But “one has to remember we’re in the middle of a pandemic. So you have to weigh — we all have to weigh — the risks of taking a vaccine against the risk of getting COVID.”

It’s now known, for example, that stroke can be the first symptoms of COVID- 19 in younger people.

It normally takes 10 to 15 years to develop a vaccine. Everyone is trying to do this in one. But Bernstein, president and CEO of the global research organizati­on CIFAR, said corners aren’t being cut. And unlike in the U. S., “there is no evidence whatsoever of political interferen­ce, or any other kind of compromisi­ng on safety. So I think we’re quite lucky in this country that we can trust our regulator.”

Still, times of pandemic throughout history have been a rich source of informatio­n — and disinforma­tion. George Washington University physicist Neil Johnson has been mapping online vaccine conversati­ons in 100 million Facebook users. Before COVID hit, the “undecided” were becoming more entangled with hard- core anti- vaxxers, a phenomenon that has only blossomed since March.

Part of the problem is that the science keeps shifting, evolving. Is COVID airborne or not? What’s the size of a particle, a droplet? “Should you be six feet away, should it be three feet, should it be 2,000?” Johnson said. “It’s not wrong, it just looks like science doesn’t know.”

Safety, need, big- pharma conspiraci­es and does- science- actually- know- whatit’s- doing are the main features that appear among the “not-sure’s,” Johnson said.

“But we also see it — and I think this is even more scary — in the yes’s, the ones that say ‘ they would get a vaccine,’ who then inside are thinking, ‘ yeah, but I wouldn’t be first in line. I’m going to wait until my whole street, everybody I know has it, and if they’re still standing a few months later I’ll get one.’”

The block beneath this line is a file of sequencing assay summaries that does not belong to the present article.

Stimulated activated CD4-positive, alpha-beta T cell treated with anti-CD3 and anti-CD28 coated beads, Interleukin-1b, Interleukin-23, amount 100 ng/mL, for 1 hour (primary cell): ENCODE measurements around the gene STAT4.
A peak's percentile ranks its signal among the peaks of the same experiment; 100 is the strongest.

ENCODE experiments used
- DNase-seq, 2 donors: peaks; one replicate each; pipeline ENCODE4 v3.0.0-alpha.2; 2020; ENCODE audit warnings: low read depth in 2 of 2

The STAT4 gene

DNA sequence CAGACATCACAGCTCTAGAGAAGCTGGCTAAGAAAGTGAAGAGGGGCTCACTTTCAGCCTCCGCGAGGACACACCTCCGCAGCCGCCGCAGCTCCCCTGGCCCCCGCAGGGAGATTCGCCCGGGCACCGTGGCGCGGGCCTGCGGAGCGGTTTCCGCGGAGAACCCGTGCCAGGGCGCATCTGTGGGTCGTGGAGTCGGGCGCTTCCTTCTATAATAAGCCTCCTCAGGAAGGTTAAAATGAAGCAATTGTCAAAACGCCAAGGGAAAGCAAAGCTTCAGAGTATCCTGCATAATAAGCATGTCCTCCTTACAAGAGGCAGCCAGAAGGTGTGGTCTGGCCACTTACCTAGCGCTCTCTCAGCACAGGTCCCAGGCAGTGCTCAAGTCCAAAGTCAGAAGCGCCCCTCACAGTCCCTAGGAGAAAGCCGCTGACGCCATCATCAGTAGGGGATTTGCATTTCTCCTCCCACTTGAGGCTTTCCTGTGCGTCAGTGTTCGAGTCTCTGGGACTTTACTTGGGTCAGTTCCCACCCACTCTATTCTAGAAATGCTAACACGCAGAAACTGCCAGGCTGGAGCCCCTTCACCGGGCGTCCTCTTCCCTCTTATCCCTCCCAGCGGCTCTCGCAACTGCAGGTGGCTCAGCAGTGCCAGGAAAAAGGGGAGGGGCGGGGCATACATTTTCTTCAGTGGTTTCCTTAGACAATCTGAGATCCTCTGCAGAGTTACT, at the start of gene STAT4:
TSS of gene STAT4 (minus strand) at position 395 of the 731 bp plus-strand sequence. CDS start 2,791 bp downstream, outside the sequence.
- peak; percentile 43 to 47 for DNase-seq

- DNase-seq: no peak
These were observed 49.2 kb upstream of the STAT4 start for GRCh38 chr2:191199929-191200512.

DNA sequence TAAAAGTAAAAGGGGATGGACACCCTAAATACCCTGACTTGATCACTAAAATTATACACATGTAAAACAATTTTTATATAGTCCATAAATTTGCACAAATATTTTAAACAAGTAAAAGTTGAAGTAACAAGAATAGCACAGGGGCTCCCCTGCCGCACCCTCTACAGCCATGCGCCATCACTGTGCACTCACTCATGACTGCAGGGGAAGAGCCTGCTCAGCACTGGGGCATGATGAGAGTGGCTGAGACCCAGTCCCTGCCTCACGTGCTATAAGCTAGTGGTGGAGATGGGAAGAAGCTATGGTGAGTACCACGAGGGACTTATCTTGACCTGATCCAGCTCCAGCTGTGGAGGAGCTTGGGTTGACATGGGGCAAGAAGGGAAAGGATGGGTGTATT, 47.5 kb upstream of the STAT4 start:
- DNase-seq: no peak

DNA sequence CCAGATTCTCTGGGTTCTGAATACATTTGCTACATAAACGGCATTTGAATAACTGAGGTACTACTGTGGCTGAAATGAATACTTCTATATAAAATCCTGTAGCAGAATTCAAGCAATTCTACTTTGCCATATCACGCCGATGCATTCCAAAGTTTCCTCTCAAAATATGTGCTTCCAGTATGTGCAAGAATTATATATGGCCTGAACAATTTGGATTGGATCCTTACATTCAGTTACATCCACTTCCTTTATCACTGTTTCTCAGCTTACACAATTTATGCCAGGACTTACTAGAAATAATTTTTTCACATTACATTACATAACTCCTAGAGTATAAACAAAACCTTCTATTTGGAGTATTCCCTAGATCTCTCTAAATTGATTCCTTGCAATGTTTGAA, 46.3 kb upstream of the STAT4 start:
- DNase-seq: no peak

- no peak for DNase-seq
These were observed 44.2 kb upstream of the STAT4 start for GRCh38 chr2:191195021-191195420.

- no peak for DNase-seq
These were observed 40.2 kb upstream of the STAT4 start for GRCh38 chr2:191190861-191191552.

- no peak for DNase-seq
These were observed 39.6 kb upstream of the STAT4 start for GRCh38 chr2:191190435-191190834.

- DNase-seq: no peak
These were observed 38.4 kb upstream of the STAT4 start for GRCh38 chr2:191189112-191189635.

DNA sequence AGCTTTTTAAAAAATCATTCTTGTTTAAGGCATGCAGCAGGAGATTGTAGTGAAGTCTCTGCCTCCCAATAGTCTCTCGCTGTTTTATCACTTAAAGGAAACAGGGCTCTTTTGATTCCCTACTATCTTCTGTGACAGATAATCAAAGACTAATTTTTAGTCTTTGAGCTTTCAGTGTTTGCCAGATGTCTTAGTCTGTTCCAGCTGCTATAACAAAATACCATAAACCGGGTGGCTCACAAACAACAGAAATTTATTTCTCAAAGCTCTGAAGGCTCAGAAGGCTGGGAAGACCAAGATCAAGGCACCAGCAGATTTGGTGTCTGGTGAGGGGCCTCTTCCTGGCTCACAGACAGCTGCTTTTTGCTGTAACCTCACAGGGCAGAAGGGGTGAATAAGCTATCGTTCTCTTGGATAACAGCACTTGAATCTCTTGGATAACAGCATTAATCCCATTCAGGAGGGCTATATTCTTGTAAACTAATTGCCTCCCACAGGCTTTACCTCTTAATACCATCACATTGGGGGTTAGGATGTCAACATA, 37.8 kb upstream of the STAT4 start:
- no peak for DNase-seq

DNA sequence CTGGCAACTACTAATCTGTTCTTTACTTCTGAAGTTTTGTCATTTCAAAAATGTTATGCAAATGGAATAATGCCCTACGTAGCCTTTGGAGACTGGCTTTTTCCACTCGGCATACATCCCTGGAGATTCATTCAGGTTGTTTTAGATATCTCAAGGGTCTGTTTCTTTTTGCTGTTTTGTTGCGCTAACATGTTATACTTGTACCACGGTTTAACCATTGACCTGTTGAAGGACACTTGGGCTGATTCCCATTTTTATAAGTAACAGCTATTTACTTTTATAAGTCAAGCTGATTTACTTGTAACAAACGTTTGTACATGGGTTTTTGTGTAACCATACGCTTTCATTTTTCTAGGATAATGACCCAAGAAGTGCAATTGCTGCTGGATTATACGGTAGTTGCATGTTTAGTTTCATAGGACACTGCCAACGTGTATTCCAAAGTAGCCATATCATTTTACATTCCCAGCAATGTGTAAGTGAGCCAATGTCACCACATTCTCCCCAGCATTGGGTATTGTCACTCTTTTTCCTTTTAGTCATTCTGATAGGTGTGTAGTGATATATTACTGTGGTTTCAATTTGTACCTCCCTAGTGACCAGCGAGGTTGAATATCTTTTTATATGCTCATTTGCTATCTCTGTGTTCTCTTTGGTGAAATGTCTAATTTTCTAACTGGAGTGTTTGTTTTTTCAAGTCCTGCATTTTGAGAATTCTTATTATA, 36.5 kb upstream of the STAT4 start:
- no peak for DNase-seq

Among the narratives he’s read: What happens if you have the first shot at the same time as the flu shot? What happens if I’ve already had antibodies in me and I have the vaccine, is that bad? “These are the things occurring to them.”

Dozens of vaccines are now being tested in humans. It’s not clear which strategy will be the most successful. The best vaccines are the ones that most closely mimic a natural infection, without making the person sick, or killing them.

Vaccines use parts of the virus — in the case of most of the front-runner vaccines, the spike protein the virus uses to attach to and enter cells — to goad the body into making an immune response.

A COVID vaccine doesn’t have to be as good as vaccines against highly infectious viruses like the measles, said Mcmaster University’s Dr. Matthew Miller, an infectious diseases researcher.

A vaccine that’s even partially effective, in the 60- to 70- per cent range, would probably make a meaningful impact, he said. The less effective the vaccine, the more people needed to be vaccinated to reach herd immunity.

But just how long vaccine- induced immunity will last is still a wild card. Months? A year? Longer? The vaccines are likely to be most effective in the people that need them the least — young, healthy people, the same group driving current infection rates. Older people and those with weakened immune systems — the people at highest risk of dying from COVID — tend not to respond well to vaccines.

If one or more of Canada’s bets pans out, Canadians could expect to see vaccines in the first quarter of 2021, the second quarter at the latest, Bernstein said.

In the meantime, a vaccine communicat­ions strategy is needed, he said. “Public health is all about transparen­cy, communicat­ion, earning the public’s trust.”

But we also need to adjust expectatio­ns. “This will not necessaril­y be a magic bullet,” he said. “It’ll be part of the public health armamentar­ium: wearing a mask, washing our hands, keep a distance and the vaccine.

“We will eventually get rid of this virus. But it won’t happen the day after you are immunized.”


 ?? VINCENZO PINTO / AFP via Gett y Imag es ?? A technician handles vials during vaccine packaging and supply testing at a research lab near Rome. Experts says that
widespread use of a COVID-19 vaccine that’s even 60- to 70-per cent effective would make a meaningful impact.
VINCENZO PINTO / AFP via Gett y Imag es A technician handles vials during vaccine packaging and supply testing at a research lab near Rome. Experts says that widespread use of a COVID-19 vaccine that’s even 60- to 70-per cent effective would make a meaningful impact.